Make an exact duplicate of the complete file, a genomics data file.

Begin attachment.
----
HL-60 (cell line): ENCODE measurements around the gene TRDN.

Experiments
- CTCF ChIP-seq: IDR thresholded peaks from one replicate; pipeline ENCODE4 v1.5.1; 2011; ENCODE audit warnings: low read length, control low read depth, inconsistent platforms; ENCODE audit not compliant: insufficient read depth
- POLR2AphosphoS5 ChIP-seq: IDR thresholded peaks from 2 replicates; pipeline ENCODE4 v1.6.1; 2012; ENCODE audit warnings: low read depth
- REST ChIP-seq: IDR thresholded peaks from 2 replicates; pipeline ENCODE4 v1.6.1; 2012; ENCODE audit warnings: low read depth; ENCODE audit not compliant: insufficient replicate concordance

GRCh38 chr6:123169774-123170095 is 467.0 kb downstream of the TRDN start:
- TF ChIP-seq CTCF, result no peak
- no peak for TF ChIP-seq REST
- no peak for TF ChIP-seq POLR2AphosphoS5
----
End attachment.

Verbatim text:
HL-60 (cell line): ENCODE measurements around the gene TRDN.

Experiments
- CTCF ChIP-seq: IDR thresholded peaks from one replicate; pipeline ENCODE4 v1.5.1; 2011; ENCODE audit warnings: low read length, control low read depth, inconsistent platforms; ENCODE audit not compliant: insufficient read depth
- POLR2AphosphoS5 ChIP-seq: IDR thresholded peaks from 2 replicates; pipeline ENCODE4 v1.6.1; 2012; ENCODE audit warnings: low read depth
- REST ChIP-seq: IDR thresholded peaks from 2 replicates; pipeline ENCODE4 v1.6.1; 2012; ENCODE audit warnings: low read depth; ENCODE audit not compliant: insufficient replicate concordance

GRCh38 chr6:123169774-123170095 is 467.0 kb downstream of the TRDN start:
- TF ChIP-seq CTCF, result no peak
- no peak for TF ChIP-seq REST
- no peak for TF ChIP-seq POLR2AphosphoS5